Nonqualified Deferred Compensation Plans

If your business has certain executives who are critical to its success, providing them with a nonqualified deferred compensation plan (NQDC) could be a winning strategy to keep them with your company. Such a plan represents an agreement whereby one person (or legal entity) promises to compensate another for services to be rendered currently, with actual payment for those services delayed until sometime in the future. As an employer, you are offering an employee extra income that will not be taxed until some future date, usually upon retirement, death, disability, or termination of employment.

Because these plans are not governed by Federal pension laws, making them “nonqualified,” they can be extremely flexible. Their very flexibility—and the associated risks—means that you should seek professional guidance from tax, legal, and financial professionals. From a business standpoint, creating the funding mechanism to help ensure the benefits are there when the employee is entitled to them is the foundation of any plan. From a tax standpoint, being sure that the employee’s benefits are taxed when received, and not before, is equally critical. It would be particularly valuable to get professional advice on the Internal Revenue Service’s “constructive receipt doctrine” (as well as other tax issues related to NQDC plans), establishing the timing for the plan’s agreement date, the length of the deferral period, and the benefit payment schedule.

Beyond the 401(k)

It’s likely that your company already offers a qualified retirement plan, such as a 401(k), which provides the employer with tax deductions for contributions up to a certain limit made to a participant’s retirement account. While these contributions certainly help employees reduce their taxable income, and defer taxes on earnings from contributions, qualified plans may limit the financial benefit sought by highly paid executives. This is because qualified plans usually restrict the compensation base used to determine the maximum annual contribution. With no limit on the compensation base, deferred compensation plans can transform a standard benefits package into a financially appealing savings vehicle for select employees.

Long-Term Incentives

Explicit in the deferred compensation plan is a contractual promise to provide future payment for ongoing services. Tethering (binding) an employee to the company through a vesting agreement is often included in a plan, although many plans offer immediate vesting, which is to the employee’s advantage.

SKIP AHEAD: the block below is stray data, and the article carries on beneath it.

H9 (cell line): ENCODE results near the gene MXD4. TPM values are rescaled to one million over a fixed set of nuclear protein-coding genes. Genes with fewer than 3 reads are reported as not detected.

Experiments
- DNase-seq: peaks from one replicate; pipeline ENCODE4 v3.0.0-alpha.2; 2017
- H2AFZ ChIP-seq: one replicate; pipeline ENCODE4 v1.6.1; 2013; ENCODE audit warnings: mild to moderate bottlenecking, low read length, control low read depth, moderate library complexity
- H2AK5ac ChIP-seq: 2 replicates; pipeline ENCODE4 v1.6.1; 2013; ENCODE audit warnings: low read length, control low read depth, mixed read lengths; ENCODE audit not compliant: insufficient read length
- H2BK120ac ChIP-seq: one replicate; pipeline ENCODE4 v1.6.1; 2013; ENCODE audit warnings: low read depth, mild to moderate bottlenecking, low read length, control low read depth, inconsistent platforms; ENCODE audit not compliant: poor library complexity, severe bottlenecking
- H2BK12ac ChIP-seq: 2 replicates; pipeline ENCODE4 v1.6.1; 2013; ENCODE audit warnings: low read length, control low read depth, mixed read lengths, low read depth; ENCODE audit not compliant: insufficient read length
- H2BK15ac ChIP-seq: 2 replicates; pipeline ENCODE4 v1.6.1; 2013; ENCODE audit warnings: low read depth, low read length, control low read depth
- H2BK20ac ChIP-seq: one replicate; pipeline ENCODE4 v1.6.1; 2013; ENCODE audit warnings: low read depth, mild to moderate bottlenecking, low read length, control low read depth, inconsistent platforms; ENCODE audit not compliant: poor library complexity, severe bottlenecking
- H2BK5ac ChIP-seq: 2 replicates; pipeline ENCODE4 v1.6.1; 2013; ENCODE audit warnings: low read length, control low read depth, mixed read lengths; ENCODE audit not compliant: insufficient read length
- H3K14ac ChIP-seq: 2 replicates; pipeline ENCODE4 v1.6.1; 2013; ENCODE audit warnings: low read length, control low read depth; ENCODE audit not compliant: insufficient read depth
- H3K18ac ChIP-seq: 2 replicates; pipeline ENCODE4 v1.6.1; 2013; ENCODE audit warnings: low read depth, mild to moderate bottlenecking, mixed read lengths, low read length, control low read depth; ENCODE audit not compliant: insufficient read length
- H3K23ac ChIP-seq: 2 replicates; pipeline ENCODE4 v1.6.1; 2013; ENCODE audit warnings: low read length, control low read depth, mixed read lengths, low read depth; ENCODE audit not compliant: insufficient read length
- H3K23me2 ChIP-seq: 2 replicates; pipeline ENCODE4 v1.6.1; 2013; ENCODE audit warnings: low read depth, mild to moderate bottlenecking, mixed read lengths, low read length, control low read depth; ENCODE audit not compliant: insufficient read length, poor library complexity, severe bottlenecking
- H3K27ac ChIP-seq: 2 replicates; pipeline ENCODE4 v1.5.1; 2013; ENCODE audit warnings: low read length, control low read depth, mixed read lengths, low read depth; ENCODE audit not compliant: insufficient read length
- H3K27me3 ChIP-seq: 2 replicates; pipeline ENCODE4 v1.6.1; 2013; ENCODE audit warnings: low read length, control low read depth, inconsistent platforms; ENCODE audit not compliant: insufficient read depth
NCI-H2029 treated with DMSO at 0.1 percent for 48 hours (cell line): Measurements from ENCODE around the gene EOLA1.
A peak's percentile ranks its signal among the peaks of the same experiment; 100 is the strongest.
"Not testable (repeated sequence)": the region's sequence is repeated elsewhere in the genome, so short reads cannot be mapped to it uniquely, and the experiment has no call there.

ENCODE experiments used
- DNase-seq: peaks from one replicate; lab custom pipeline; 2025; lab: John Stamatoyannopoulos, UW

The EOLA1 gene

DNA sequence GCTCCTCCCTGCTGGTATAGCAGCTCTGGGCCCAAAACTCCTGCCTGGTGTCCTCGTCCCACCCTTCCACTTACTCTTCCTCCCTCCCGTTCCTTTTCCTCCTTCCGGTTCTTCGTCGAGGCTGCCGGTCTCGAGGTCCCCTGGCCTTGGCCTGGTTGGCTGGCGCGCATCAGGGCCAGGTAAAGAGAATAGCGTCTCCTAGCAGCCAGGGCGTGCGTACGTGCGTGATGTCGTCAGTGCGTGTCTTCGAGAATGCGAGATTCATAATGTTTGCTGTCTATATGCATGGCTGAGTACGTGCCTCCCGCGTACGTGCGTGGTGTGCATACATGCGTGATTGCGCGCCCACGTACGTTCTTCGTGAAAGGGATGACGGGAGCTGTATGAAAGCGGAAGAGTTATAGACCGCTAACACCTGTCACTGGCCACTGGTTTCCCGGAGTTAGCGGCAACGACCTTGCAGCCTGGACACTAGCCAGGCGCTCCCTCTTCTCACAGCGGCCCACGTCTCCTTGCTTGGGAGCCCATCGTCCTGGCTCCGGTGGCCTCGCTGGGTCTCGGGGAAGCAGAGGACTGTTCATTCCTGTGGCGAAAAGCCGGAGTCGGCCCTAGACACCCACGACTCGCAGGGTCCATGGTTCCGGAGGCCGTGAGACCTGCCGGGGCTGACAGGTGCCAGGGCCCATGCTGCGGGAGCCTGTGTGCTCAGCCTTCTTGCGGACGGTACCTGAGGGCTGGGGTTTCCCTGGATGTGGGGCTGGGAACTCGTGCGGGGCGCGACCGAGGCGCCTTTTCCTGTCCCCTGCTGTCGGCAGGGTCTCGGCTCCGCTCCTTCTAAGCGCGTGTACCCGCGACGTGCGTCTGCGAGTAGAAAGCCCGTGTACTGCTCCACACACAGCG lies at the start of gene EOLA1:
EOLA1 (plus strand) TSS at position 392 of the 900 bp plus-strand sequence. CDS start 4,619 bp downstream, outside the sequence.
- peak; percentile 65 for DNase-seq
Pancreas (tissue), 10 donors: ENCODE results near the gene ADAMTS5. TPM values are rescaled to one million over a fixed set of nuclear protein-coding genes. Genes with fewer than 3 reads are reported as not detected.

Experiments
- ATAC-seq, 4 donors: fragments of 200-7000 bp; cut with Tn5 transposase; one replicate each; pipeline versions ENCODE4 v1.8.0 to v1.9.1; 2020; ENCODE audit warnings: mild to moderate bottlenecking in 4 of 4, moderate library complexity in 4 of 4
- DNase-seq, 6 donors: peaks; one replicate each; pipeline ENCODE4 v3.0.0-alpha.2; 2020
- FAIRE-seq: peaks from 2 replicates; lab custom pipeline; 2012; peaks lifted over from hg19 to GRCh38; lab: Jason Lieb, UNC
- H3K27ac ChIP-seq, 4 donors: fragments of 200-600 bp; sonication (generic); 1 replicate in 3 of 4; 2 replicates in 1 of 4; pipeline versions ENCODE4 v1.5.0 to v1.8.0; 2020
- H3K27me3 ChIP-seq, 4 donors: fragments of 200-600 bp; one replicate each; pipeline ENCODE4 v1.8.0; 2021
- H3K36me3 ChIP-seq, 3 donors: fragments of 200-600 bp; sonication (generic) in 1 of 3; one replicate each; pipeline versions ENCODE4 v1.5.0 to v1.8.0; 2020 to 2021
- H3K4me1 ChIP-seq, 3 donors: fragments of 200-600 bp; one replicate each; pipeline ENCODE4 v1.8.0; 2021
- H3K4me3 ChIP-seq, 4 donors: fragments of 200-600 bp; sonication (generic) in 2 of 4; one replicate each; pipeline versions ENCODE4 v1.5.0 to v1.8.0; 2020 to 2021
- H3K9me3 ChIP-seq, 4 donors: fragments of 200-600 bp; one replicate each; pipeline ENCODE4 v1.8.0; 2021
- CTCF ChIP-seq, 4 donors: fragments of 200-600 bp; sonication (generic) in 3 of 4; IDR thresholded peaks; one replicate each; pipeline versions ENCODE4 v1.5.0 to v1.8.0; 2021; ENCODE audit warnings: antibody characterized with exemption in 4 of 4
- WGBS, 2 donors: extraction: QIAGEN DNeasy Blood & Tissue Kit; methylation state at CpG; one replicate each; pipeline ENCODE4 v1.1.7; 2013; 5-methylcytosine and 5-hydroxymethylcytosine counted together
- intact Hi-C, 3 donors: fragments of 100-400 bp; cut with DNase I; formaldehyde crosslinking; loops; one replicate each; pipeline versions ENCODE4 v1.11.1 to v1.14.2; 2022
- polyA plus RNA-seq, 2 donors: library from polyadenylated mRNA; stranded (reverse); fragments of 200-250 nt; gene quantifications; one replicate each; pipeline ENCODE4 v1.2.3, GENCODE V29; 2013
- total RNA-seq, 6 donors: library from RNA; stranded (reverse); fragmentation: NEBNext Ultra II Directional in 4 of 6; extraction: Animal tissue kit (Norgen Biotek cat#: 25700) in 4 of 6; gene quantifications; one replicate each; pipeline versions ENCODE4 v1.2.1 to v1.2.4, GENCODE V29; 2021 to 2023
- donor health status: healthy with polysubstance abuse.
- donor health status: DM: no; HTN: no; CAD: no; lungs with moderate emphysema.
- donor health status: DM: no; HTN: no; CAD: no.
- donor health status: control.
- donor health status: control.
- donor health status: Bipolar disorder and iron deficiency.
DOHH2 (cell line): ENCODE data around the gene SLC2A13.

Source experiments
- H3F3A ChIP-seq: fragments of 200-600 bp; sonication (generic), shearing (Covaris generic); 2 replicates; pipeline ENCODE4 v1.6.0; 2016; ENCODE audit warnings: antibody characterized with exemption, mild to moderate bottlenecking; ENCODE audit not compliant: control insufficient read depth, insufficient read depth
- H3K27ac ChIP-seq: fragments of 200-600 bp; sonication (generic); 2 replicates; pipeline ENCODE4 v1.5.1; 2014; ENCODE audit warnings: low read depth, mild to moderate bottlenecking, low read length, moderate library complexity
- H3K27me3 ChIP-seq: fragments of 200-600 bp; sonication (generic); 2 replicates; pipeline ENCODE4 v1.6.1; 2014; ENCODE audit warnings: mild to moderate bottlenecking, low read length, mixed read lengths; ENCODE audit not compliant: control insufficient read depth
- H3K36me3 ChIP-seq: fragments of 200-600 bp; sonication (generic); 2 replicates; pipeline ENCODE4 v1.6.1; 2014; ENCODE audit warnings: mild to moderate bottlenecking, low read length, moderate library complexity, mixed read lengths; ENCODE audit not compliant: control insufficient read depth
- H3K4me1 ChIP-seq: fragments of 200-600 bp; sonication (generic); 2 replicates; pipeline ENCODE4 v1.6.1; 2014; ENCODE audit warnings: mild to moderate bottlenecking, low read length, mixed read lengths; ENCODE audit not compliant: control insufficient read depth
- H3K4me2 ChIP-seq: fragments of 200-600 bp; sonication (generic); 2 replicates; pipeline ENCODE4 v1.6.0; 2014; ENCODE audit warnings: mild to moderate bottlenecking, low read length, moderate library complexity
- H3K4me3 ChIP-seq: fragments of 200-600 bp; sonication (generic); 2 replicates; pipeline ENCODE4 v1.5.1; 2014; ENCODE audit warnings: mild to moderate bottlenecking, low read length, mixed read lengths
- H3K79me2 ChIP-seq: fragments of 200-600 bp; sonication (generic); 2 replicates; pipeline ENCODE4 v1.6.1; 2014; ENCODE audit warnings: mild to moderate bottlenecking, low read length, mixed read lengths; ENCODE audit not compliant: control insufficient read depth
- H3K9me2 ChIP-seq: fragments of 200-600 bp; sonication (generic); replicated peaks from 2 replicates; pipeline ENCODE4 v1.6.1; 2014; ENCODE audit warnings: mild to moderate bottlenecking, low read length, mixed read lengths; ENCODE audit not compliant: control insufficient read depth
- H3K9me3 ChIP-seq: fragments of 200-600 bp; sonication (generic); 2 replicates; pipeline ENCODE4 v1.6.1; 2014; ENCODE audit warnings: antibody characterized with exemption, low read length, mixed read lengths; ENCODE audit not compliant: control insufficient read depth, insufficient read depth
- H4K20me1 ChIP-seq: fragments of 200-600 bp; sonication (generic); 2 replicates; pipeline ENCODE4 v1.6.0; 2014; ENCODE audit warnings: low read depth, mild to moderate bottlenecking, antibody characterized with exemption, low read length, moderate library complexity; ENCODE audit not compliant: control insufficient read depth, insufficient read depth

For example, an employer may stipulate that the employee must stay with the company for a certain number of years before the employee is entitled to the compensation. Such an agreement encourages loyalty and commitment on the part of the employee. Not going to work for a competitor (a noncompete agreement) can be another condition of the agreement.

What’s in Store?

The agreement you make with an employee will specify the type of benefits and how and when they will be made available. Salary continuation—such as, providing $10,000 per month for life beginning at retirement—and annual contributions to an investment account whose balance is then paid at retirement are typical benefit formulas of NQDCs. Whether the money is actually put into an account, or merely exists on your books, is up to you. Employers who offer these plans, however, must be confident that the future profitability of their businesses will cover promised payments.

Employees will want assurance that their compensation will be there for them. One method of providing assurance is to set up a Rabbi Trust, which is a type of escrow account that provides some protection for the deferred compensation funds in the event of a hostile takeover or other type of management change. (Protection does not apply to the claims of the employer’s general creditors.) The protected funds may be invested or used to purchase life insurance or annuity products.

As Americans take on more responsibility for funding their own retirement, NQDCs may become a standard component of benefit packages. Forward-looking financial institutions have packaged these plans to make it easy for your company to attract and retain talented executives. When creating your company’s benefits package, NQDCs can play a valuable role.



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Insurance issued through many fine carriers. Securities and advisory products offered through Principal Securities, Inc., 800/247-1737, member SIPC, Des Moines, IA 50392. Timothy Boys, Principal Securities Registered Representative, Financial Advisor. John Tyler, Principal Securities Registered Representative, Financial Advisor. Boys and Tyler Financial Group is not an affiliate of Principal Securities, Inc.